Letters

Letters to the editor dated January 29, 2020

| Updated on January 29, 2020 Published on January 29, 2020

Economic revival

With reference to the editorial ‘Boosting consumption’ (January 29). Finance Minister Nirmala Sitharaman has been been dealing wqith the difficult task of reviving the sagging economy for quite sometime. Government expenditure and private consumption are the salient avenues for this. The Indian economy has been growing at below 5 per cent, marking six consecutive quarters of slow growth. Constrictions are from both the supply and the demand side. A case in point: fast moving consumer goods, a traditional bellwether for the economy, are moving at a snail’s pace — sales in the September 2019 quarter increased by just 2 per cent compared to 16 per cent a year ago. Elsewhere, both private and public investments plunged to a 15-year low in the quarter ended June 2019. The target to become a $5-trillion economy by 2024 seems like a mirage.

Also, lower revenue collections make it difficult for the government to infuse cash to jump-start the economy. Hence, this Budget will be a ‘do or die’ one for this government. It must provide a vision and a growth narrative as to how it intends to make India a globally competitive economy as well as a roadmap to pull the economy out of morass.

Jitendra G Kothari

Mumbai

Improving consumption

With reference to ‘Boosting Consumption’ (January 29). The timely measures suggested for improving consumption levels would definitely augment the reversal of the present slowdown in the economy. There is no guarantee that, in the absence of a stable financial and capital market atmosphere, any surplus cash netted from tax cuts would really flow back into the system. Public and private investments in the infrastructure, manufacturing and service sectors would throw open more business and employment opportunities. With imports of electronic products being the highest next to crude oil, more impetus to be given for domestic manufacturing in the sector and the working capital needs of the MSMEs must be addressed on priority.

Sitaram Popuri

Bengaluru

Budget, not so relevant

This refers to ‘What is the aam aadmi hoping for in this Budget?’ (January 29). There are many reasons why neither the common man nor the government takes the Budget accords seriously. First, mini-budgets are rolled out and rolled back through the year. Second, many companies are not under the remit of the government and keep revising the prices and fares, like recent spike in air fares and telecom. Third, indirect taxes/GST have become a dynamic phenomenon. .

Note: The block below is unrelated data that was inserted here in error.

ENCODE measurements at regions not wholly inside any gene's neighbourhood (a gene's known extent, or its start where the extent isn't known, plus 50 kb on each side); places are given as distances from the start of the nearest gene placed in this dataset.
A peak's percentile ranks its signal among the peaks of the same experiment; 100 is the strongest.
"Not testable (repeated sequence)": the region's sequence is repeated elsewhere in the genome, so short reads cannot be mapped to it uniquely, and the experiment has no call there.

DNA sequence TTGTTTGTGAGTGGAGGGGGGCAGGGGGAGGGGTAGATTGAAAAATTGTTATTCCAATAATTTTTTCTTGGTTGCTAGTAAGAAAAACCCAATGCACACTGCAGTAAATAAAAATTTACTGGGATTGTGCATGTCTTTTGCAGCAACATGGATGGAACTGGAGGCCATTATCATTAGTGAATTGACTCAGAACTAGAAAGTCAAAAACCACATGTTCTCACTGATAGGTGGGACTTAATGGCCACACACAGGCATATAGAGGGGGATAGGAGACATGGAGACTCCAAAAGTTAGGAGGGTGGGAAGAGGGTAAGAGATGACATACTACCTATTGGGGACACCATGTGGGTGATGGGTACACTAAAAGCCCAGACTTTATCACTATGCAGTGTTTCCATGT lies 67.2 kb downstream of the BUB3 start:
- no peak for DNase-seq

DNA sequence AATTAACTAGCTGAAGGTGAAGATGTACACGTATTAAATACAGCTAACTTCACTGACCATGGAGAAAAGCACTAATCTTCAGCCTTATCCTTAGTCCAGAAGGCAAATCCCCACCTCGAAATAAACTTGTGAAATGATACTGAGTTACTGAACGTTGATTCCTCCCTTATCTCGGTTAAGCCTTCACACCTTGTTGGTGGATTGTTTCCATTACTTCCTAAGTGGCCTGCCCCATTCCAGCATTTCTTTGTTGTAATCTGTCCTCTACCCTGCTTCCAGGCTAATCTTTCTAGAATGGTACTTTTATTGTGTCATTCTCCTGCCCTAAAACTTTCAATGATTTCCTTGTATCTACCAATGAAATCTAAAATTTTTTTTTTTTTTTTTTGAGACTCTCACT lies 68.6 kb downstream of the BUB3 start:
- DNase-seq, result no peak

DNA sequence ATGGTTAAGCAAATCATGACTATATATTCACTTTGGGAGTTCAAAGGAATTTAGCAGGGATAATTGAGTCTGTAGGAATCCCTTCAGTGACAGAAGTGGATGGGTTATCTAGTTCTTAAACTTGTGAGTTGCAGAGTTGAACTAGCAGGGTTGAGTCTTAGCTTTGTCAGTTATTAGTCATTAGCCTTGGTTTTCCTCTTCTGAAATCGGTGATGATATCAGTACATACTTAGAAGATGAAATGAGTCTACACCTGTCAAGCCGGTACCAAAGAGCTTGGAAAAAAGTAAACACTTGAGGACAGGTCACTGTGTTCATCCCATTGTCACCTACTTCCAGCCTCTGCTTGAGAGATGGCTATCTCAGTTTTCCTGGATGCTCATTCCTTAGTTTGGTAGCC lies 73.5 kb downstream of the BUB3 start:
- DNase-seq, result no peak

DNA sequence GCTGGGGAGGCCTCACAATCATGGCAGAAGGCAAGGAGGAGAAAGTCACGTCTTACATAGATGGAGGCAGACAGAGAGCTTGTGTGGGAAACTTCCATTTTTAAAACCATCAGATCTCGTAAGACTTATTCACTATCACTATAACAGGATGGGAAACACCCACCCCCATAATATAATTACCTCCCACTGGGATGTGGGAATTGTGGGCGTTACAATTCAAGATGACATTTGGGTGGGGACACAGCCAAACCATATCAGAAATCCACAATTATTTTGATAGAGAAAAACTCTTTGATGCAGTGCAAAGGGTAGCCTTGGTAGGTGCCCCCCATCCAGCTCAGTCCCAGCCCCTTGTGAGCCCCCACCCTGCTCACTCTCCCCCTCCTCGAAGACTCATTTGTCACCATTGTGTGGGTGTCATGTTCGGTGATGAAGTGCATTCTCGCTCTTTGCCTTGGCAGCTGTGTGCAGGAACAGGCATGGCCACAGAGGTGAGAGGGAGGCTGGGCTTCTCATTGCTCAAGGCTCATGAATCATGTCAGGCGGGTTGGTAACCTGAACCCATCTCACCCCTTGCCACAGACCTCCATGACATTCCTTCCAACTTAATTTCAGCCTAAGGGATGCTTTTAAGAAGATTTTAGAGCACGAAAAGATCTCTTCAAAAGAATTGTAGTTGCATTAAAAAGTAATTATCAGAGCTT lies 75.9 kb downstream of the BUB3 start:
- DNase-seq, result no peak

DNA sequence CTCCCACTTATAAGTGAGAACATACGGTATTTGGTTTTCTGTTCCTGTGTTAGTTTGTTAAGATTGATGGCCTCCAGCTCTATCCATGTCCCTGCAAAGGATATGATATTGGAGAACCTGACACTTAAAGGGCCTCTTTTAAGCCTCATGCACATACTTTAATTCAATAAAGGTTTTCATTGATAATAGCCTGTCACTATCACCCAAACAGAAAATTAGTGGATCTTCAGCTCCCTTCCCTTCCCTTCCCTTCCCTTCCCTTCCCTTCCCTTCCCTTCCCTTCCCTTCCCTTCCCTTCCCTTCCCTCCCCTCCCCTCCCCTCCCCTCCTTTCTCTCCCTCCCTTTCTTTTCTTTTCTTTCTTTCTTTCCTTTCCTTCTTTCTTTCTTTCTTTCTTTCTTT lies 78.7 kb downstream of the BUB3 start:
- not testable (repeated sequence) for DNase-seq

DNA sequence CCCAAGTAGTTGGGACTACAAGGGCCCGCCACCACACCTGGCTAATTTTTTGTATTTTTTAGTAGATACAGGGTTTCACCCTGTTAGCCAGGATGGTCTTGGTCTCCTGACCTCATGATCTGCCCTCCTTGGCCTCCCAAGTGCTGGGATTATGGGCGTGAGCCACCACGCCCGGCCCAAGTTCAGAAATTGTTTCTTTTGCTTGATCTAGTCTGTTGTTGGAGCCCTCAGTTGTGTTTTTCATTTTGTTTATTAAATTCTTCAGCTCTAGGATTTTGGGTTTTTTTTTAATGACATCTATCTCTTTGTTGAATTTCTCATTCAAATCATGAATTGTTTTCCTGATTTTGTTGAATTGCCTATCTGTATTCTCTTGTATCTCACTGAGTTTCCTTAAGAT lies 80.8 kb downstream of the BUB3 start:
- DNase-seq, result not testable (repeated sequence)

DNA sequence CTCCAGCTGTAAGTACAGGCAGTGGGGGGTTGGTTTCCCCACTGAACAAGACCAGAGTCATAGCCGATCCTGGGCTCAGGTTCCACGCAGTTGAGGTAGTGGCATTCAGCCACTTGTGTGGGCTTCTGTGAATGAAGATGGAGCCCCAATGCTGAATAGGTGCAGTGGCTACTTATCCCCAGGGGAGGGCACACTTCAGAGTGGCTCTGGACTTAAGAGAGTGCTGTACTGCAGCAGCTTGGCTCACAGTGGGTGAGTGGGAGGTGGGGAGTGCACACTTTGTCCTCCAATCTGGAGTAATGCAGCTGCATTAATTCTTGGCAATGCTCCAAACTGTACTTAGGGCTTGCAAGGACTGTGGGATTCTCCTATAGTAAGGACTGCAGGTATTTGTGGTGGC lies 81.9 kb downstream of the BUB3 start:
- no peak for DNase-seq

After blunders such as the demonetisation, the aam aadmi’s only aspiration is that government maintains status quo in its financial polices and does not indulge in any misadventure again.

Deepak Singhal

Chennai

EV sector

This refers to the report “ Tata goes electric with Nexon EV, at a starting price of ₹13.99 lakh’ (January 29). The report shows a welcome trend in the automobile industry for several reasons. As stated by the Chairman of the company, it signifies “an imperative for addressing pollution and generating job opportunities”. It would also considerably reduce oil consumption at a time when oil prices are on rise. In this context, the issue of power availability also requires attention.

It is necessary that the government focusses on the development of the EV sector and initiates steps to make available the required infrastructure quickly.

TR Anandan

Coimbatore

Wildlife conservation

It is commendable that the Supreme Court has given permission to the National Tiger Conservation Authority to relocate the African cheetah to Madhya Pradesh. If India’s ambitious plan works out, it will be a great achievement for the country. The strategy will help conserve the endangered species and restore ecological balance. However, there are many obstacles in the path. Collecting the funds needed for the project is a big challenge; ₹200 crore is required to relocate people from 90-odd villages from the Nauradehi Wildlife Sanctuary. Around ₹25-30 crore is needed to build an enclosure. The habitat must be conducive to the cheetah’s survival.

Venu GS

Kollam, Kerala

Published on January 29, 2020
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